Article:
More fireworks ahead in the grain markets, analyst says
The grain market has exploded higher, led now by corn as expectations for South America’s (SAM) corn crop have continued to decline the past few weeks.
The SAM corn crop was planted late, and both Brazil and Argentina have struggled at times to get rain in areas that needed it. So, the late-planted corn continues to disappoint as it nears harvest. Corn, soybeans, and wheat are all at new recent highs, but corn and soybeans have performed a lot better than wheat.
The rally has taken on new dimensions lately, with May corn limit up to start today after a violent week last week – it’s now traded higher seven days in a row with about $1.20 gains in that time. (Obviously, fundamentals don’t change that dramatically in seven days.)
This is the most dramatic day yet, and we could have more fireworks ahead in the grain market. This is enough for a market top with seven straight days higher in corn, and a limit move to start the day. Usually at a market top, though, limit up early in the day is followed by limit down late in the day – and that doesn’t seem to be happening. However, we would be topping at $7.20 corn, not quite the objective of $8 one would expect with a blow-off top.
When we hit the top, it might be the market top for a few years as prices are getting high enough where demand can be rationed, and producers have more incentive to produce even more product. The kinds of markets often reach their pinnacle in the April/May time frame. However, to pick the exact day and time of the market top in this kind of emotional market would be foolish.
Producers may want to look at multiple-year sales when the market top is confirmed (a drop of over 7% from high to low). When that happens, you will want to sell 2021 corn (currently trading $5.86 Dec21), 2022 corn (currently trading $5.19 Dec22), and some 2023 corn (currently trading $4.65). Hopefully, the market keeps running to $8+, and then all these values are higher when that happens. But make no mistake, this rally will be done sometime this spring – we just don’t know the day yet. Also, multiple-year sales of soybeans might be advised, as well, once this market tops this spring.
For wheat, it is sorely lagging corn/soys in the rally. For example, both corn and soys are at eight-year highs, while HRS wheat is at only three-year highs. The 2021 crop might be more likely to be a bust in HRS wheat than any crop (losing acres and in a drought), so this is the most undervalued crop on the board. (It’s priced as a 14 protein feed grain.) To start HRS wheat sales again we were targeting $8, but perhaps we should go up to $8.50 given the rally in corn? Or, at least see a market top first in corn before selling? No question, HRS wheat is undervalued right now.
Crop progress yesterday showed corn 17% planted (3% behind normal) as we are waiting for soils to warm. Soybeans are 8% planted (3% ahead), with cotton 12% planted (1% ahead), and sorghum 19% planted (3% behind normal).
Sugar beets are 44% planted (9% ahead), HRS wheat 28% planted (9% ahead), oats 59% planted (7% ahead), and barley 35% planted (+7%). All the cool-season crops are ahead of normal planting, but corn behind because the seed rots in cold soils. Topsoil moisture declined 3% to 66% adequate/surplus despite cool temps, and subsoil declined 2% to 63% rated adequate/surplus. Winter wheat conditions declined a large 4% to 49% G/E, with our Pro Ag yield model down a large 0.44 bu/acre to 50.84 bu – just above the 50.56 trend yield. So the cold weather has had a negative impact on winter wheat crops last week.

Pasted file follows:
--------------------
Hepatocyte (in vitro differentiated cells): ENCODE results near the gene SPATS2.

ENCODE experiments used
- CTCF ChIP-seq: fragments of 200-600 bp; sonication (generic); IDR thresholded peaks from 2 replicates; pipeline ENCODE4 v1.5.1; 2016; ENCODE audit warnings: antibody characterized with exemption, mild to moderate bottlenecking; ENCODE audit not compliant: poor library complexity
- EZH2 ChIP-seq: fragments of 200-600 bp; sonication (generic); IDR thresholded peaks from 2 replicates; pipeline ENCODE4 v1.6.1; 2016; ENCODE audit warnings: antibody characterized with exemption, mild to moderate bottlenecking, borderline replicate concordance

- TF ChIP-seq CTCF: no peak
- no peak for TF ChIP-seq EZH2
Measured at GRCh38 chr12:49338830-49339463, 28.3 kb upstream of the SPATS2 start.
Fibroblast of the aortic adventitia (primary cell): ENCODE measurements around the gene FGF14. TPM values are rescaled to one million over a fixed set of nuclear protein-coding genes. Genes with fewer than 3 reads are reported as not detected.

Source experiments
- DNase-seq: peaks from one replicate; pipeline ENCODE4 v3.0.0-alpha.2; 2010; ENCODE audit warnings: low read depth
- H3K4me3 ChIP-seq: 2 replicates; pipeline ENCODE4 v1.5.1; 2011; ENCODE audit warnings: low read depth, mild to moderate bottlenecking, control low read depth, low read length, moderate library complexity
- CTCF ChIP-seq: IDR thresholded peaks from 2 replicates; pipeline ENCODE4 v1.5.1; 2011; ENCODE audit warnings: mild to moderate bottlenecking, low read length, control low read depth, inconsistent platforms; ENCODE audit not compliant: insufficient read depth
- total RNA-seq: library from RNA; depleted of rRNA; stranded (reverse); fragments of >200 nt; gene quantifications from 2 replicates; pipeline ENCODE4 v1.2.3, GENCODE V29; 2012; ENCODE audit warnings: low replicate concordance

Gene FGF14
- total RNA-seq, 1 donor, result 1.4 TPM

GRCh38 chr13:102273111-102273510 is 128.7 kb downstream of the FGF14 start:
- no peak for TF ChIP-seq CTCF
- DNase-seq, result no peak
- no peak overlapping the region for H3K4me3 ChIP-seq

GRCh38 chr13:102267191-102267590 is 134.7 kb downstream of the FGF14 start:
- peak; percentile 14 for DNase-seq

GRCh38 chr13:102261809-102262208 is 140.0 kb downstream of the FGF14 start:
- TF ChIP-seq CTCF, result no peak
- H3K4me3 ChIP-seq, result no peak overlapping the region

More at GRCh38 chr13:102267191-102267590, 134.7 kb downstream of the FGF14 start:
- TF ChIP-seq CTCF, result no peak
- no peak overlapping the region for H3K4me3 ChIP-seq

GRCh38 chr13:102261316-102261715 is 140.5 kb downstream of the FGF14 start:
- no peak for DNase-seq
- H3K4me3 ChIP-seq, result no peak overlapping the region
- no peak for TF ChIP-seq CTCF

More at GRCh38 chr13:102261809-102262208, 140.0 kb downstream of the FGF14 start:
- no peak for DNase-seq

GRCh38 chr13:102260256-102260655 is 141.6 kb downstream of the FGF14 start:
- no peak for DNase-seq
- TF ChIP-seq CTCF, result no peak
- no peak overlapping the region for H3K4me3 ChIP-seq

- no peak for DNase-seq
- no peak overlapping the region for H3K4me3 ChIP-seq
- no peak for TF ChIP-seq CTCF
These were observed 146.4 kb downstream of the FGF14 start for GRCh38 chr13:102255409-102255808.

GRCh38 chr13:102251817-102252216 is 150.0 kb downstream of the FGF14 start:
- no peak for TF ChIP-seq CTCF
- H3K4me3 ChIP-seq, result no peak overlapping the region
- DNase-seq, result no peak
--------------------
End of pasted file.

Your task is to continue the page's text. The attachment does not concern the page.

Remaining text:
Growers of warm-season crops like corn and soybeans have been waiting for warmer soils to plant seeds into, which accounts for the slow planting pace so far for both crops. However, the forecast is finally for warming temps, so planting progress should be more rapid next week.
There is more money buying grains than selling. So, prices are going up, and fast! To cash in on it, you have to pick a point to sell it at these great prices.
Ray can be reached at email@example.com.
Ray is President of Progressive Ag Marketing, Inc., a top Ranked marketing firm in the country.
This material has been prepared by a sales or trading employee or agent of Progressive Ag Marketing, Inc. and is, or is in the nature of, a solicitation. This material is not a research report prepared by
Progressive Ag Marketing's Research Department. By accepting this communication, you agree that you are an experienced user of the futures markets, capable of making independent trading decisions, and
agree that you are not, and will not, rely solely on this communication in making trading decisions.
DISTRIBUTION IN SOME JURISDICTIONS MAY BE PROHIBITED OR RESTRICTED BY LAW. PERSONS IN POSSESSION OF THIS COMMUNICATION INDIRECTLY SHOULD INFORM THEMSELVES ABOUT AND OBSERVE ANY SUCH PROHIBITION OR RESTRICTIONS. TO THE EXTENT THAT YOU HAVE RECEIVED THIS COMMUNICATION INDIRECTLY AND SOLICITATIONS ARE PROHIBITED IN YOUR
JURISDICTION WITHOUT REGISTRATION, THE MARKET COMMENTARY IN THIS COMMUNICATION SHOULD NOT BE CONSIDERED A SOLICITATION.
The risk of loss in trading futures and/or options is substantial and each investor and/or trader must consider whether this is a suitable investment. Past performance, whether actual or indicated by
simulated historical tests of strategies, is not indicative of future results. Trading advice is based on information taken from trades and statistical services and other sources that Progressive Ag Marketing
believes are reliable. We do not guarantee that such information is accurate or complete and it should not be relied upon as such. Trading advice reflects our good faith judgment at a specific time and is
subject to change without notice. There is no guarantee that advice we give will result in profitable trades